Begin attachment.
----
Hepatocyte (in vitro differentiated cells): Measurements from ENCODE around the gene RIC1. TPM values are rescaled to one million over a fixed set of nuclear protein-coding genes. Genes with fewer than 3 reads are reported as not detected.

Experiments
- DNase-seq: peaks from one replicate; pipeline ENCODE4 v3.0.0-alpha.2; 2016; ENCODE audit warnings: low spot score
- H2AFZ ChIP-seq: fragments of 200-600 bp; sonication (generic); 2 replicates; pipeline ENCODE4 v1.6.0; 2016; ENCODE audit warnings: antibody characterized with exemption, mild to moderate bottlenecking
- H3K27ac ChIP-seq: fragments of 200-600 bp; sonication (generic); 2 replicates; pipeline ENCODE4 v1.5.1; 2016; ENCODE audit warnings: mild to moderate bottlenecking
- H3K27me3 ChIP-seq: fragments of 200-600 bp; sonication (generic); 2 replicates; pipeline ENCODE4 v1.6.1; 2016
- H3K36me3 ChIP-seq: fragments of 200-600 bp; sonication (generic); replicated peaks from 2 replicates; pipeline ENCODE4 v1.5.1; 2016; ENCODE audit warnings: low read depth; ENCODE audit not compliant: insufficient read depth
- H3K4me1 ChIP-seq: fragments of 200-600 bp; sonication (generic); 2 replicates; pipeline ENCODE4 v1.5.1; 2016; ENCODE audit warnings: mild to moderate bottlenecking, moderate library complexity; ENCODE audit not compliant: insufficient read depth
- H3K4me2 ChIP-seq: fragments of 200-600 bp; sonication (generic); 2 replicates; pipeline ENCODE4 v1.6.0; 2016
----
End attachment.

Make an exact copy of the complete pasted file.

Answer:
Hepatocyte (in vitro differentiated cells): Measurements from ENCODE around the gene RIC1. TPM values are rescaled to one million over a fixed set of nuclear protein-coding genes. Genes with fewer than 3 reads are reported as not detected.

Experiments
- DNase-seq: peaks from one replicate; pipeline ENCODE4 v3.0.0-alpha.2; 2016; ENCODE audit warnings: low spot score
- H2AFZ ChIP-seq: fragments of 200-600 bp; sonication (generic); 2 replicates; pipeline ENCODE4 v1.6.0; 2016; ENCODE audit warnings: antibody characterized with exemption, mild to moderate bottlenecking
- H3K27ac ChIP-seq: fragments of 200-600 bp; sonication (generic); 2 replicates; pipeline ENCODE4 v1.5.1; 2016; ENCODE audit warnings: mild to moderate bottlenecking
- H3K27me3 ChIP-seq: fragments of 200-600 bp; sonication (generic); 2 replicates; pipeline ENCODE4 v1.6.1; 2016
- H3K36me3 ChIP-seq: fragments of 200-600 bp; sonication (generic); replicated peaks from 2 replicates; pipeline ENCODE4 v1.5.1; 2016; ENCODE audit warnings: low read depth; ENCODE audit not compliant: insufficient read depth
- H3K4me1 ChIP-seq: fragments of 200-600 bp; sonication (generic); 2 replicates; pipeline ENCODE4 v1.5.1; 2016; ENCODE audit warnings: mild to moderate bottlenecking, moderate library complexity; ENCODE audit not compliant: insufficient read depth
- H3K4me2 ChIP-seq: fragments of 200-600 bp; sonication (generic); 2 replicates; pipeline ENCODE4 v1.6.0; 2016